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Many people may think they have eaten strawberry seeds, munched on sunflower seeds in the shell or spread dandelion seeds with a puff of air. Botanically speaking, however, all of those plants bear a dry fruit known as an achene, which is different from a seed or nut. Other plants commonly found in home gardens also produce an achene: Daisies, dahlias, zinnias, coreopsises, and buttercups, among others. Certain hardwood trees such as elm and maple also produce winged achenes which spin in the air as they fall, but botanists would also call these helicoptering seed packets samsaras.
An achene is considered a dry fruit which does not bloom or release its seed upon maturity. Instead, the seed resides inside a husk or shell until it reaches suitable ground and germinates into a new plant. The seed itself does not bond with the outer husk or shell, which separates it botanically from a traditional seed or nut. An acorn's inner seed does bond with its outer shell, for example, but the center of an elm tree's achene or samsara can be easily peeled away from its casing.
Another example of an achene can be found in sunflower seeds. The seed of a sunflower is actually contained within the kernel most people would consider to be a sunflower "seed." The sunflower achene is protected by a papery husk and a hardened shell, which all becomes embedded in the ground after release from the main flower. Eventually the sunflower seed germinates and establishes its own root system. The hard shell protects the achene from the elements and predators until this germination takes place. Birds may carry off or digest an achene fruit, but this is generally considered an effective way for plants to propagate in the wild. The seed itself is protected and nourished by the plant's achene and shell, then distributed after it passes through an animal's digestive system or is carried off by the wind.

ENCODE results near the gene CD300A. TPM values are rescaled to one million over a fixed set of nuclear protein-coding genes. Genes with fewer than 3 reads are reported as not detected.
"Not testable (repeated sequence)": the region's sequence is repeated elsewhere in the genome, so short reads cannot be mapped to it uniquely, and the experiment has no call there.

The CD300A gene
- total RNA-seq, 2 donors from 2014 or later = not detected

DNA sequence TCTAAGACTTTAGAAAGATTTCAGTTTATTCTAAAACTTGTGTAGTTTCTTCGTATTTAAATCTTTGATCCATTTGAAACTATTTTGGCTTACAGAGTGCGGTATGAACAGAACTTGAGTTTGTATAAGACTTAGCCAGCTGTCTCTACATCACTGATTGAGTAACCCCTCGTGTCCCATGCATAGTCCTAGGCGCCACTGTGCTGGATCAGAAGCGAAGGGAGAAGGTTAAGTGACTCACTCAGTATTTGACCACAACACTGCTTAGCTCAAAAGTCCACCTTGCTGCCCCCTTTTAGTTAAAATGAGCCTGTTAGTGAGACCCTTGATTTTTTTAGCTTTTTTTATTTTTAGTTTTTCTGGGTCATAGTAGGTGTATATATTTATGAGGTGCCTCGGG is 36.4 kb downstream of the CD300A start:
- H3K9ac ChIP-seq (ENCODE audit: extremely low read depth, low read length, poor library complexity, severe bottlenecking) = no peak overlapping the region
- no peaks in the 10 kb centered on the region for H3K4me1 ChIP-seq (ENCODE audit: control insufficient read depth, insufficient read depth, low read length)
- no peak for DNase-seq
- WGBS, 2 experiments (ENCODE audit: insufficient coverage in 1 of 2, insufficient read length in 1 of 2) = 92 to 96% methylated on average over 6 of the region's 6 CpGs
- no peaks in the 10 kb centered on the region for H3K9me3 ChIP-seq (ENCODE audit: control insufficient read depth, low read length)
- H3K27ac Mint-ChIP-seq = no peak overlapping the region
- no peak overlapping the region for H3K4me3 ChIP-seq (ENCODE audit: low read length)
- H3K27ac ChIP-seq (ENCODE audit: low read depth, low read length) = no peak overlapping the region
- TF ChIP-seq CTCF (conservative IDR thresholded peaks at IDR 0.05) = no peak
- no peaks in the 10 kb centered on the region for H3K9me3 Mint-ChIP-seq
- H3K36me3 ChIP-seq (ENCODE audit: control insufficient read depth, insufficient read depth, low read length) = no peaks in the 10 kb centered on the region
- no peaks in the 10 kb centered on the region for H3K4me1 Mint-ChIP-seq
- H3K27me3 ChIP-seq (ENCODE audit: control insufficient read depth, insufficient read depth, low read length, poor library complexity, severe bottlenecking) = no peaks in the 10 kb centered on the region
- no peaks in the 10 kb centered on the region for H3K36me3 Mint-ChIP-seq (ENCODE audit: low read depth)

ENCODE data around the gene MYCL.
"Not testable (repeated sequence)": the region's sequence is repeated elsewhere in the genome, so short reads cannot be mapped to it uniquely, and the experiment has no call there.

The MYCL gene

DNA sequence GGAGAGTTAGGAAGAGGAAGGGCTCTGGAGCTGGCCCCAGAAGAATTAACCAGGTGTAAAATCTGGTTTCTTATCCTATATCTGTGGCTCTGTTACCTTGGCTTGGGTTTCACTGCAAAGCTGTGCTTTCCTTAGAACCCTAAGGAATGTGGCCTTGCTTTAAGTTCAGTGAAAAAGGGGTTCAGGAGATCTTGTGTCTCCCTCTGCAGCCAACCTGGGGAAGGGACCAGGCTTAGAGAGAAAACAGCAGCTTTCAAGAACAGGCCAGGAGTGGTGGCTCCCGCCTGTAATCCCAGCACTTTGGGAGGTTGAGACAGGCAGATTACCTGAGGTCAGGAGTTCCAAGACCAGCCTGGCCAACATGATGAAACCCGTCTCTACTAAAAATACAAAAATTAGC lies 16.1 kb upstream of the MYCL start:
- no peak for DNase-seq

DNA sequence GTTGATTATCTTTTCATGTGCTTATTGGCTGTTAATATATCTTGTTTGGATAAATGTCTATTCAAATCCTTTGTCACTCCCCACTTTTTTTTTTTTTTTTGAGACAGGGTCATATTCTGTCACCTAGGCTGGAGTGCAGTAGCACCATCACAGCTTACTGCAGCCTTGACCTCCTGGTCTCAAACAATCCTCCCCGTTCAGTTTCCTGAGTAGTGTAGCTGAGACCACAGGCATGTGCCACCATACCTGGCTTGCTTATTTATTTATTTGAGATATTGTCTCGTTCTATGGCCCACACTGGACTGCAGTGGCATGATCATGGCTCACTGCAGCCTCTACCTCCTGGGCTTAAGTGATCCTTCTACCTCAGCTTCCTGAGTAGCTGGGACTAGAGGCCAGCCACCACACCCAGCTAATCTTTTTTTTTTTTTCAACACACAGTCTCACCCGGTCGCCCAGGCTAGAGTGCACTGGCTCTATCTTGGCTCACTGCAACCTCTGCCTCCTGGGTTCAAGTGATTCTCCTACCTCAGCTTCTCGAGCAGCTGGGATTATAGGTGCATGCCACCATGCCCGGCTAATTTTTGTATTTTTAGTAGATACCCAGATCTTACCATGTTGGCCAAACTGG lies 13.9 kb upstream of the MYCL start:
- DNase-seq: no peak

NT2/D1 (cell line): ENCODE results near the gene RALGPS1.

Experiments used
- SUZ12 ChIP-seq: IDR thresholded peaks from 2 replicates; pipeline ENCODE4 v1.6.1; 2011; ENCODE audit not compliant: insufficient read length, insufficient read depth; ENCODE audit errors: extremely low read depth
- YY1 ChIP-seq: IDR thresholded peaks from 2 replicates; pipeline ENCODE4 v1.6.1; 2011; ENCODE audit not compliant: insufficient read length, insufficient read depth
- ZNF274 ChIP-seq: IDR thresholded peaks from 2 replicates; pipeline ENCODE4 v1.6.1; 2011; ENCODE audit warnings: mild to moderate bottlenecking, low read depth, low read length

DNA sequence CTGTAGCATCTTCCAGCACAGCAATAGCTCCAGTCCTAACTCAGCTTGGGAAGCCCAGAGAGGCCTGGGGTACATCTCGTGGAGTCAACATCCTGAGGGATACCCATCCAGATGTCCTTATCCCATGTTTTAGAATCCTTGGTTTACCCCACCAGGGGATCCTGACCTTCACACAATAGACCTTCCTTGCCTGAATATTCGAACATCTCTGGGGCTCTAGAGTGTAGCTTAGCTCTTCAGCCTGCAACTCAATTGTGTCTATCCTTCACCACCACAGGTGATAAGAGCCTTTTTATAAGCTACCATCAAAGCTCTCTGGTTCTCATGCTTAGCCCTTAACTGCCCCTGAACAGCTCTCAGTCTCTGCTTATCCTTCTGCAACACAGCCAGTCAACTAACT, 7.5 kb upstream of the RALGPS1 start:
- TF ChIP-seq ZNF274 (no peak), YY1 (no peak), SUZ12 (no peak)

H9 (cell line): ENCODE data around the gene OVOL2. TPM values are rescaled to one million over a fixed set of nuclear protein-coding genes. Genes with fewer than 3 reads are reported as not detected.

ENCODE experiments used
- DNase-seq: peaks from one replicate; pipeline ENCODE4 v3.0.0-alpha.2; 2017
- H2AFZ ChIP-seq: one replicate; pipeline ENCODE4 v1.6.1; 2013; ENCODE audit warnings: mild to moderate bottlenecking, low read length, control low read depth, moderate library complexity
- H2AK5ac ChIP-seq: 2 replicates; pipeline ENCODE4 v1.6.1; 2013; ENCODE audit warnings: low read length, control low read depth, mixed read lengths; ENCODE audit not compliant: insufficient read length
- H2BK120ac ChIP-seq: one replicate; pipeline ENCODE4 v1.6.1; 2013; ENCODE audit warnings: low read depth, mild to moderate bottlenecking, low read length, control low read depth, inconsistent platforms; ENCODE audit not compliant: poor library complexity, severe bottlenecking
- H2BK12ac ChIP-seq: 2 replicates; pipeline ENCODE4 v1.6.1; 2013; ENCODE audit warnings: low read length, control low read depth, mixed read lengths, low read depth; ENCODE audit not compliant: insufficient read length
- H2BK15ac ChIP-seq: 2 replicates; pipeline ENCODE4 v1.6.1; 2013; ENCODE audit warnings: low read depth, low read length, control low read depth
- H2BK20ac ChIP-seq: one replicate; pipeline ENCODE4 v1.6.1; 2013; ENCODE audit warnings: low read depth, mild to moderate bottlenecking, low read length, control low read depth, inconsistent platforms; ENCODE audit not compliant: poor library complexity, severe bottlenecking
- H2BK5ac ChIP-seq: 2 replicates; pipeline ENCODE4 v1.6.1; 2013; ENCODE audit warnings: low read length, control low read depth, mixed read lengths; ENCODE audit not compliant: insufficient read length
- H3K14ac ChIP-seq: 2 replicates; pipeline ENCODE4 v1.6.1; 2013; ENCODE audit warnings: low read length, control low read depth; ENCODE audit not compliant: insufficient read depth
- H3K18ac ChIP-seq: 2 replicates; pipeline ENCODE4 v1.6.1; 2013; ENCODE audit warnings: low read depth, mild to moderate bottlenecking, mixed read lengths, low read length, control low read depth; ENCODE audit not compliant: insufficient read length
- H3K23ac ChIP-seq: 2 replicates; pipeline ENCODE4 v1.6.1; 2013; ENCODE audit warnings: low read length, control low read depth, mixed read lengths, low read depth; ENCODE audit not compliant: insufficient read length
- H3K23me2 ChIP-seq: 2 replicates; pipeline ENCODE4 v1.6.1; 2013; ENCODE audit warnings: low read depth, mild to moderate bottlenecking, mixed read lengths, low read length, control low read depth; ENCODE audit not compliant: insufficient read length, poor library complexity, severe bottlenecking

The troublesome but plentiful flowering plant known as the dandelion relies on wind power to distribute its own achene. The actual seed of a dandelion is encased in a small, dry achene fruit. The achene is attached to a parachute-like bloom which pulls the achene away from the dandelion's central core and carries it away to another location for self-germination. Because each dandelion flower can produce dozens of flying achenes, successful dandelion eradication from a yard or garden can be extremely difficult. Dandelion achenes carried on a strong breeze can easily replace any predecessors destroyed with insecticides or other methods.
Perhaps no other fruit or berry is as confusing botanically as the common strawberry. What most people would consider a strawberry's seed is actually an achene surrounding an extremely small seed. These achenes, which can be seen by the hundreds on a typical strawberry, are actually considered the real fruit of the strawberry plant. The spongy, sweet red flesh which surrounds these achenes is actually a "false fruit," a component of the plant designed to attract birds and other natural consumers through sight, smell and taste. Once the animals have consumed the berries, the achenes travel through their digestive systems and are eventually deposited in a new location, hopefully one ideal for growth.
Humans may enjoy the sweetness and texture of the false fruit of a strawberry, but what matters most to the plant's survival in the wild is the transportation of its achenes. Fortunately, modern cultivation methods do ensure that plant species which rely on the distribution of achenes for propagation or reproduction will continue to survive.
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